By James Brown Kantar Australia| Posted: 5 June 2019
Recent work and analysis from Kantar Australia identified that financial services providers are not fulfilling their full potential with women.
Un-targeted products, services and marketing results in female under subscription, particularly in longer term borrowing, investments and superannuation.
There are many factors which are at the foundation of this, starting with the ways in which women’s lives have changed. More than ever before, women are faced with increased individual accountability. Changes in business, retirement and health systems mean that they are now expected more to manage their own careers, future, health, their families and retirement.
Male skewed services
With this, we found that a large proportion of females are either jointly responsible or mainly responsible for financial decisions in the household. However, at the same time there is both evidence and a strong sentiment that financial products and services lean more towards men.
Some 26 per cent of women and 18 per cent of men feel that males get more attention than women from financial services providers. A further 31 per cent of both genders believes that financial services as a category caters more for men.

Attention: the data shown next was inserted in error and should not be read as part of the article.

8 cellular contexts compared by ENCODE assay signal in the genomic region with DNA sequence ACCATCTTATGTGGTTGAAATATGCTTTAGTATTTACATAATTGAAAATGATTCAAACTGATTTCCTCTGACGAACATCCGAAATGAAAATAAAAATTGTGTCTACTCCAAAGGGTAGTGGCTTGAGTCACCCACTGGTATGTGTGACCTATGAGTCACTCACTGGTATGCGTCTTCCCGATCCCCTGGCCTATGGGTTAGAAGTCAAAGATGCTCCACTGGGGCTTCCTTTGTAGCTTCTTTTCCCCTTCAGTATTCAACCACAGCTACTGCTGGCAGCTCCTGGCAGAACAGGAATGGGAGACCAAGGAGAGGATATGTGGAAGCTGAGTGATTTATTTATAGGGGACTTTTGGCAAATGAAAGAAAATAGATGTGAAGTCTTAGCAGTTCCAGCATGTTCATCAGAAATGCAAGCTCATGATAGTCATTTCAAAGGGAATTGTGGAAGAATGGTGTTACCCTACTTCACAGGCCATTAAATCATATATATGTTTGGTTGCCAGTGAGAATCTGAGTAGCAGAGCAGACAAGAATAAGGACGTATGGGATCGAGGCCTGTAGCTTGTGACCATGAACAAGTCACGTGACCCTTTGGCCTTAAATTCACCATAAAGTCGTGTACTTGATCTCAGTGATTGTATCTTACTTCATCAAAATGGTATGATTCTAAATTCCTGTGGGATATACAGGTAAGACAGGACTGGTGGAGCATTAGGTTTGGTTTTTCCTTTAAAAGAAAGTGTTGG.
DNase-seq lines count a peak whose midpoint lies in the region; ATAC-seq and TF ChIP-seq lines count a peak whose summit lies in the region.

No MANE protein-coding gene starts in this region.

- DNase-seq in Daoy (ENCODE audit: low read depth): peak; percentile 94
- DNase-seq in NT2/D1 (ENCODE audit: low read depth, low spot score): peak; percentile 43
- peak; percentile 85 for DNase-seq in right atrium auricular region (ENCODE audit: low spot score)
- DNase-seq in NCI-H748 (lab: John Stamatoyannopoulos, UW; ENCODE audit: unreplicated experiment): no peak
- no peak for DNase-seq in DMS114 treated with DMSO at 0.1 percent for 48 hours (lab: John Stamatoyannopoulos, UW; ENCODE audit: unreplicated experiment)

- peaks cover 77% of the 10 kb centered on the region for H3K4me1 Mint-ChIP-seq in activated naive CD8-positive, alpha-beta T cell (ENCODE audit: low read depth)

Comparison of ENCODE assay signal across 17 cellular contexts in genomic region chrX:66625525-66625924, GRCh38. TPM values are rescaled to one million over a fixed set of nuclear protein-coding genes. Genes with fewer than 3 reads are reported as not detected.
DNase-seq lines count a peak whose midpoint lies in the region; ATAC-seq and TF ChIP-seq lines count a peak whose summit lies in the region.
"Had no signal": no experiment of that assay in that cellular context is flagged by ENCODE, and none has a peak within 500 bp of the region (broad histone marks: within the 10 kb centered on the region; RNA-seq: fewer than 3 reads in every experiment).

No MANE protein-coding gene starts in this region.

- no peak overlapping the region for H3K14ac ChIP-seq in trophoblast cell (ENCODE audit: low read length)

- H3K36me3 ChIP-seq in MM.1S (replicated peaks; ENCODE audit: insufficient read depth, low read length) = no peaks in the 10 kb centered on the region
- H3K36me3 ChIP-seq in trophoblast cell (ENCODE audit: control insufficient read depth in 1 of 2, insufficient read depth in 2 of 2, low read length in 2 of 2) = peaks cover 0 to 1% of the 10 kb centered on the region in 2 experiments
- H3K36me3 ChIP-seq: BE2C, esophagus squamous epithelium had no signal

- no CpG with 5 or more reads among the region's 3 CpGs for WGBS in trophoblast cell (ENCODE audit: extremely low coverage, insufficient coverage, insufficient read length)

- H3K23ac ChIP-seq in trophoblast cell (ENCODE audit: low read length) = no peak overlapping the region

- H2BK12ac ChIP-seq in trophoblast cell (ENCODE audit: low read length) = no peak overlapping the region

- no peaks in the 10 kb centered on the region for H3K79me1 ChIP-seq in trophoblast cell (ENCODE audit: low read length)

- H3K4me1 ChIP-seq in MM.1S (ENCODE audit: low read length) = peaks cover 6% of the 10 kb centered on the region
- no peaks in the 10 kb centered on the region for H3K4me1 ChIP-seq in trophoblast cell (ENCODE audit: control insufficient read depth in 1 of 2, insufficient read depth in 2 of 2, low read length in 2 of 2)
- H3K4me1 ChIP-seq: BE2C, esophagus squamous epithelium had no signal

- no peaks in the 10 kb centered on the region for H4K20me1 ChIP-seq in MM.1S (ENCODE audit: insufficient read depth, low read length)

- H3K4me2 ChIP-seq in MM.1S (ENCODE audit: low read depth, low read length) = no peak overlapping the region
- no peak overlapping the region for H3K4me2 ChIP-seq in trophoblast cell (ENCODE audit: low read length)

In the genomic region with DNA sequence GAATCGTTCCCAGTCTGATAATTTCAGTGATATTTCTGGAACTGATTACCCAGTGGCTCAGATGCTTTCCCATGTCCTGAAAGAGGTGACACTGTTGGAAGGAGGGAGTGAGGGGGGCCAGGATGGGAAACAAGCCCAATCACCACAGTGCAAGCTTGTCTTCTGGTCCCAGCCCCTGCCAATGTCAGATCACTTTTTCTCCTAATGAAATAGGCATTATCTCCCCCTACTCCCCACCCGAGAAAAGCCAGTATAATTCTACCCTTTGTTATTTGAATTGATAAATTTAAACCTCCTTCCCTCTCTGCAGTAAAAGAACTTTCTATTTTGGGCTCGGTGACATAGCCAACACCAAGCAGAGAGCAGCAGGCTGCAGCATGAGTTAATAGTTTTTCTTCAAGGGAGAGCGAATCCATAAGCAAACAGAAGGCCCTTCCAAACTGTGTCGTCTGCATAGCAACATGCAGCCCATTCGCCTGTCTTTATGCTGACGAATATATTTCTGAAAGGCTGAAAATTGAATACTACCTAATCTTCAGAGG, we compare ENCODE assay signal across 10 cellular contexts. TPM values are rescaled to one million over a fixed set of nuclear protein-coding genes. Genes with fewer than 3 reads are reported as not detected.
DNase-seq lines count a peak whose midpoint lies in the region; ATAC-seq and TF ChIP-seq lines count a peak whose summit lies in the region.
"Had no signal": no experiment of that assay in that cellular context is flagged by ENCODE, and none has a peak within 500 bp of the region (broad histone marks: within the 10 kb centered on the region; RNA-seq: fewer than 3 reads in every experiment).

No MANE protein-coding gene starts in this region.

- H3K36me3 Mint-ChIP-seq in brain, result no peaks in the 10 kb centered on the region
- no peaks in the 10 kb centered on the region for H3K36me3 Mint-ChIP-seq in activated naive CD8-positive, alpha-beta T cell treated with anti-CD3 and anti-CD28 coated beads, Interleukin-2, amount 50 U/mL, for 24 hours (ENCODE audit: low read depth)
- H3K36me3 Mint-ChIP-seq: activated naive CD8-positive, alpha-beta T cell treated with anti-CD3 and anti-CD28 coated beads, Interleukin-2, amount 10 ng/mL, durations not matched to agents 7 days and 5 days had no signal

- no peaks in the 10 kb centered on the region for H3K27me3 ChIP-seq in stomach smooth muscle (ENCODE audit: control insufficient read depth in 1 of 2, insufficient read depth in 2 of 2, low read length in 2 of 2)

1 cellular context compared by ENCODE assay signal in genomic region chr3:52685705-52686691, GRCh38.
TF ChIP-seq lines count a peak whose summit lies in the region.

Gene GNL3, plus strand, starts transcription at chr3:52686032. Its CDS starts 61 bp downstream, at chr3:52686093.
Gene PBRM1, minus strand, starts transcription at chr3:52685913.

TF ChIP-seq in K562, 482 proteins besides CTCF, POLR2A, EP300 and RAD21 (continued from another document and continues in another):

Within financial services the male gender leaning is less pronounced for ‘everyday’ banking but becomes very apparent for savings, insurance, life insurance and longer-term investment and wealth services.
Let's not confuse confidence with competence!
A key learning was that females are generally less confident with finances versus men and that there is a greater level of nervousness and anxiety when it comes to making important decisions. Many women do state that they would like to be more confident with their finances.
Again, when it comes to savings, investments, longer term borrowing and super there is a much lower level of engagement and lower appetite for risk in these types of products.
However, this does not mean that women are any less competent and in fact the level of perceived complexity of financial products is seen to be the same across both genders. Marketers need to be mindful of this when they communicate in terms of message and tonality so that the engagement is right.
Current communications are divisive
An advertising creative component of our study also showed divergence in how men and women perceive financial services TVC’s and digital content, demonstrating a real need for ads to speak inclusively to women.
More work needs to be done. Our work highlights that women are generally more poorly financially prepared to achieve future goals and a comfortable retirement not only because of lower than average personal earnings but also because financial products and services are not created and marketed well enough to meet their needs.
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